The well-known Ming dynasty scholar-official, Dong Qichang (1555-1636), was much respected for his calligraphic style. A similar 18th century kesi depicting Dong's work, woven in a handscroll format, is illustrated by C. Brown, Weaving China's Past: The Amy S. Clague Collection of Chinese Textiles, Phoenix Art Museum, 2000, p. 114, no. 18; and also partially illustrated by the author in Orientations, February 2000, vol. 31, no. 2, p. 42, fig. 14. The Clague kesi handscroll replicates not only Dong Qichang's distinctive personal style of calligraphy but also his endeavor to copy the writing style of the famous four masters of the Northern Song dynasty (960-1126). To emulate calligraphic styles of the masters was the classic tradition of learning from what was considered as a standard model; and Qianlong was known to have frequently copied the styles of revered past masters, among whom Dong Qichang's work was a particular favorite, op. cit., 2000, p. 115.
The present example is a remarkable example of the exacting skill employed in replicating exquisite brushstrokes of calligraphy woven with silk. The weaving process had to be exact to emulate the fluidity of the strokes in order to produce a work as if the painter had written directly onto the silk's surface. Particular attention has also been given to the facsimile of the artist's seals. The text begins with the seal Su Shang Zhai, 'Studio of Simple Appreciation', and terminates with a seal of Dong Qichang's name and a designation, Taishi Shi. The main text reads:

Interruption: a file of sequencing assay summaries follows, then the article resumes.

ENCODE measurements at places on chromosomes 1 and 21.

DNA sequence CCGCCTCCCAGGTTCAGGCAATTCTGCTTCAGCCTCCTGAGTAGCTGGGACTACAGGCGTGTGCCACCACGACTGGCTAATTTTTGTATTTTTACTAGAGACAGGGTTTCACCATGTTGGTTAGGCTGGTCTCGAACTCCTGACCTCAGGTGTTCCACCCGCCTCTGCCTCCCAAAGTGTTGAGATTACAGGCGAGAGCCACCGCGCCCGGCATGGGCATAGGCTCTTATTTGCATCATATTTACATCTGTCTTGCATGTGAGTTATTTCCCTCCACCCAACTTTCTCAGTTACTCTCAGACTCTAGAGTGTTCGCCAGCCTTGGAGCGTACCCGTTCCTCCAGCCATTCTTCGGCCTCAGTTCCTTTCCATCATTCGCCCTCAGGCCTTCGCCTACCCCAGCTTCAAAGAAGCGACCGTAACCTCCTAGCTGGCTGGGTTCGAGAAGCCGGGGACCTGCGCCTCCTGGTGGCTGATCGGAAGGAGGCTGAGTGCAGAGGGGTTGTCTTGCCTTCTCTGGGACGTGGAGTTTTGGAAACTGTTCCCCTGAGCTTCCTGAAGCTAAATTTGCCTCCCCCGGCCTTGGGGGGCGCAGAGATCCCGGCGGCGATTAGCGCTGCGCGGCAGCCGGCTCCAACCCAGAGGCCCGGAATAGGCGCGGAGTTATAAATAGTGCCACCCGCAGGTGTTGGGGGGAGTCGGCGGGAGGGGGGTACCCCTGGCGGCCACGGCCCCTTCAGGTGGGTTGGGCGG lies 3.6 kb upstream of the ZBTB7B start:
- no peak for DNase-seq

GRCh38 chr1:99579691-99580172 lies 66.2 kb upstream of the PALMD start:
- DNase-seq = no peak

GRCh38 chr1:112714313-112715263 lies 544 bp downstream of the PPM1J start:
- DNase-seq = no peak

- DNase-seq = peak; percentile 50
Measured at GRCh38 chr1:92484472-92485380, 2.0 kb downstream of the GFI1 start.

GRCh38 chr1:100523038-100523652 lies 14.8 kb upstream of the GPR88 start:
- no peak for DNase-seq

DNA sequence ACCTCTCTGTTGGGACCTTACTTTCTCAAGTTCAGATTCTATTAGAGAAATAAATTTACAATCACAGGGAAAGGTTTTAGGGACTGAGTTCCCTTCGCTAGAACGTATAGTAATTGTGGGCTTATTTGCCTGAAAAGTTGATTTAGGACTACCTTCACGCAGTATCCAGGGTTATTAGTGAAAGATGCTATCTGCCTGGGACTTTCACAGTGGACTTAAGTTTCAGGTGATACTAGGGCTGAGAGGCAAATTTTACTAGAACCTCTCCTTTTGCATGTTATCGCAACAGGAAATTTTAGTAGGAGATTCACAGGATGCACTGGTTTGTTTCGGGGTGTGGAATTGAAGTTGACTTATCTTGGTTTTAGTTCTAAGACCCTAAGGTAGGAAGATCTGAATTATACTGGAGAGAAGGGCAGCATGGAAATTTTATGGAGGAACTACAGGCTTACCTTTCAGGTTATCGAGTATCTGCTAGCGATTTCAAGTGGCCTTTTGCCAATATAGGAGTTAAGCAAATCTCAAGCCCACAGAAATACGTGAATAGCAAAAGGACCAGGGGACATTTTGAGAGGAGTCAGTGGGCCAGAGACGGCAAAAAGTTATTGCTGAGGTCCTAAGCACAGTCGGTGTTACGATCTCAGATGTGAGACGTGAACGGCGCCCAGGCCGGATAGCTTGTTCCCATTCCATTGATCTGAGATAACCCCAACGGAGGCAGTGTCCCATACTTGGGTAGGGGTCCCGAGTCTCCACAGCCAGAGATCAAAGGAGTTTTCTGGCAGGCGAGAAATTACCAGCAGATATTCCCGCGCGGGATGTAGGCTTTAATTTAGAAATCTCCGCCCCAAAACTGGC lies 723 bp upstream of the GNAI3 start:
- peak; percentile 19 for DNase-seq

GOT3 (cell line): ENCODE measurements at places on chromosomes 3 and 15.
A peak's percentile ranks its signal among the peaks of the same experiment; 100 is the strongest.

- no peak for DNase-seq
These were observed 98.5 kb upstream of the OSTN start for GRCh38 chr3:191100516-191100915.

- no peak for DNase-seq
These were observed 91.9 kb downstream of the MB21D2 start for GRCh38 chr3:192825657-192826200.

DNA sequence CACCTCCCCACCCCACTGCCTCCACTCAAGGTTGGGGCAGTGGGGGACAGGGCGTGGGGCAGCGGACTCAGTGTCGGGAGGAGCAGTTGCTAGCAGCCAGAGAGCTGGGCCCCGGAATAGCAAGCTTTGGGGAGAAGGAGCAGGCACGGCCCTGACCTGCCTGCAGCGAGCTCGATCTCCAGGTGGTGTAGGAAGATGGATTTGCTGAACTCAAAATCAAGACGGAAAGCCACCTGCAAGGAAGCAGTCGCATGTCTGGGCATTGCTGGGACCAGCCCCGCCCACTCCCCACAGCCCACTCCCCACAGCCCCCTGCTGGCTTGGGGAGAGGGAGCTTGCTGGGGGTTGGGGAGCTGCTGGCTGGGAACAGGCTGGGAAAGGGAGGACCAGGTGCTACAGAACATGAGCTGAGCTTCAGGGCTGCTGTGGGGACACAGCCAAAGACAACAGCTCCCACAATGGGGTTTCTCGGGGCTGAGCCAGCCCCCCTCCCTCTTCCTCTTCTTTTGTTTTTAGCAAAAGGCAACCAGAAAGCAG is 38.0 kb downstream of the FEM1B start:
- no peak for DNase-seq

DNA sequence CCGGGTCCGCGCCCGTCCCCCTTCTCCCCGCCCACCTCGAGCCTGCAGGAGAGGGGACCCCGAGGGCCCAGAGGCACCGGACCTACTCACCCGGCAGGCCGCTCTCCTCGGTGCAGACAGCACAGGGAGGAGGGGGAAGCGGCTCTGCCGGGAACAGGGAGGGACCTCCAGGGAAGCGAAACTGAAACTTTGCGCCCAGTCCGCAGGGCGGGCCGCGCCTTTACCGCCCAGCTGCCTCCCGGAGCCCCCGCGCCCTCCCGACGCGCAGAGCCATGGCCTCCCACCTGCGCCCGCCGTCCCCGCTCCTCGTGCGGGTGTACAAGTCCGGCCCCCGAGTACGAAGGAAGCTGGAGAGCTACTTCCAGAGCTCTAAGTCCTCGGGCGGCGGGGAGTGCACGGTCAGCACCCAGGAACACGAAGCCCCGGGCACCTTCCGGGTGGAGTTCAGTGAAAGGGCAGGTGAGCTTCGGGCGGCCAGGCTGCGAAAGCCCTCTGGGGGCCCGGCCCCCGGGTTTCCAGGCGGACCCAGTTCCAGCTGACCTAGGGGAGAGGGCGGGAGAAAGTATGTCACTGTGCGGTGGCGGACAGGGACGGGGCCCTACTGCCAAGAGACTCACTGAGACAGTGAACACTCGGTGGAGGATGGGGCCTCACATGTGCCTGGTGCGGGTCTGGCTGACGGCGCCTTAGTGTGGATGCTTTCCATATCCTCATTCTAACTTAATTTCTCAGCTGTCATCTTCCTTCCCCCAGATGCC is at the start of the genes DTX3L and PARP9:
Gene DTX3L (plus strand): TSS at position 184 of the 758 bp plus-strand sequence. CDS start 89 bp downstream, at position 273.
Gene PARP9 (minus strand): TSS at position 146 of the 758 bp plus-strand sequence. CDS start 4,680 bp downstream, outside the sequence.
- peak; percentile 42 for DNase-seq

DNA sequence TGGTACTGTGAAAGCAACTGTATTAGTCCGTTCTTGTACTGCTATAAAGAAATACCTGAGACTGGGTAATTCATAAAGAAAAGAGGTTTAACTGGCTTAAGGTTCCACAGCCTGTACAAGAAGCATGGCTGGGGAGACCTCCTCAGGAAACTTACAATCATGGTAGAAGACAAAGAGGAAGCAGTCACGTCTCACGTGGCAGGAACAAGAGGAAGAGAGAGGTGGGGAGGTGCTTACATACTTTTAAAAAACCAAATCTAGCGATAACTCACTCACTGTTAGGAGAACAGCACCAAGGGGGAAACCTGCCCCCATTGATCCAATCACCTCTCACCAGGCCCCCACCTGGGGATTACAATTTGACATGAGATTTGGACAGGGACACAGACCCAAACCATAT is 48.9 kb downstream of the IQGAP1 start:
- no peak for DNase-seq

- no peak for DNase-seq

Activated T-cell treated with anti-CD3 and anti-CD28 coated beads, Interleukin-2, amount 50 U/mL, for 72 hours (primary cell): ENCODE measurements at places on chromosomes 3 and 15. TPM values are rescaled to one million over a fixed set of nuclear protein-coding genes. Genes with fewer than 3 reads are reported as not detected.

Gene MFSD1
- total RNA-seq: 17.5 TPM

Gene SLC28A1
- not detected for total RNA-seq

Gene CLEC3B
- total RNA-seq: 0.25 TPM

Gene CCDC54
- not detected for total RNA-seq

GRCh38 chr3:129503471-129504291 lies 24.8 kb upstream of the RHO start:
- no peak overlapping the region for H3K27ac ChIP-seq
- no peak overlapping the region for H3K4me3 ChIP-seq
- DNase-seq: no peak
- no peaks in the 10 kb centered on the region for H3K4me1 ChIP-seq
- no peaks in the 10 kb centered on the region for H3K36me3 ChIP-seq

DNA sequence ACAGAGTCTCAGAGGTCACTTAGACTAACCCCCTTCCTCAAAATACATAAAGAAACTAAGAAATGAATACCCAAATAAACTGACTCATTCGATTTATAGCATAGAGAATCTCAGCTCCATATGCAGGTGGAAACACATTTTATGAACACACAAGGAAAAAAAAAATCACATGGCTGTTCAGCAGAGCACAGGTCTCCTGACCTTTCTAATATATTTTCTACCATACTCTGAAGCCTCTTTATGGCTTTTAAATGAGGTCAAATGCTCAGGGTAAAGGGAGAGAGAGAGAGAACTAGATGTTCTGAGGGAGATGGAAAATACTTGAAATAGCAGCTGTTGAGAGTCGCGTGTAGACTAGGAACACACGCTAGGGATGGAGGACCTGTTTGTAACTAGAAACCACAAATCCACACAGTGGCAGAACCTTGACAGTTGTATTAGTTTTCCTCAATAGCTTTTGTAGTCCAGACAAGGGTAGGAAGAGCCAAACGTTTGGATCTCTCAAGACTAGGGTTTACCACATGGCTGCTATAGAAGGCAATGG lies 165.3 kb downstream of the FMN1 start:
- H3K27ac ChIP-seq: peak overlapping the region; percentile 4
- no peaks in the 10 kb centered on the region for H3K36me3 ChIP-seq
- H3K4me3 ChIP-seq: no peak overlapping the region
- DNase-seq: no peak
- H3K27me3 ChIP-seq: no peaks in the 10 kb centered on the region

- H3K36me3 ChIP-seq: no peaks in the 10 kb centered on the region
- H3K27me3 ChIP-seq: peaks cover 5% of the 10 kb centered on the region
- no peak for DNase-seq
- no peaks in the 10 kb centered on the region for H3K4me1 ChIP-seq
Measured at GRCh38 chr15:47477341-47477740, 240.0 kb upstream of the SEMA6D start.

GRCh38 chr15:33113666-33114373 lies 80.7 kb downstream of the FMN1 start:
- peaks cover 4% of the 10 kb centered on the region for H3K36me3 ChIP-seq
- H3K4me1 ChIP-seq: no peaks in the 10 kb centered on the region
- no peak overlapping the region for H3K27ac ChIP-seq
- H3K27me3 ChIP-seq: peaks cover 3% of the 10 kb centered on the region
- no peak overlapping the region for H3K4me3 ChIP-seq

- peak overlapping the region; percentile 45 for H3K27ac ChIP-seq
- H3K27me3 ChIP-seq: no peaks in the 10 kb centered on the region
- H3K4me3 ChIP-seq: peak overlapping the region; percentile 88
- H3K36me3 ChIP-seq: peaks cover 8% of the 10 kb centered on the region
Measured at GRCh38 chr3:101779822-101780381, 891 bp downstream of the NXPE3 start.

Yanfu zuo xue zan yun: zi qing yi hua, sheng qi yi fei, yu xiang neng xian ji jie cheng hui.
It may be translated as:
'Yanfu who wrote of snow praises: it changes with the brightness of color, falls like multiple breath, gathers in its freshness, immediately clean in its complete radiance'.
The name Yanfu appears to be the designation of an unidentified writer.
Compare a similar example of kesi calligraphy with the seals arranged in the same format and the running script styled after the Song dynasty artist, Mi Fu (1051-1107), in the National Palace Museum, Taipei, illustrated in Kesi, Japan, 1970, no. 44, and catalogued with a Song dynasty date. For kesi examples woven to form standard script, kaishu, see a Qianlong album of scenes of West Lake, in the Clague collection, illustrated by C. Brown, op. cit., pp. 108-113, no. 17.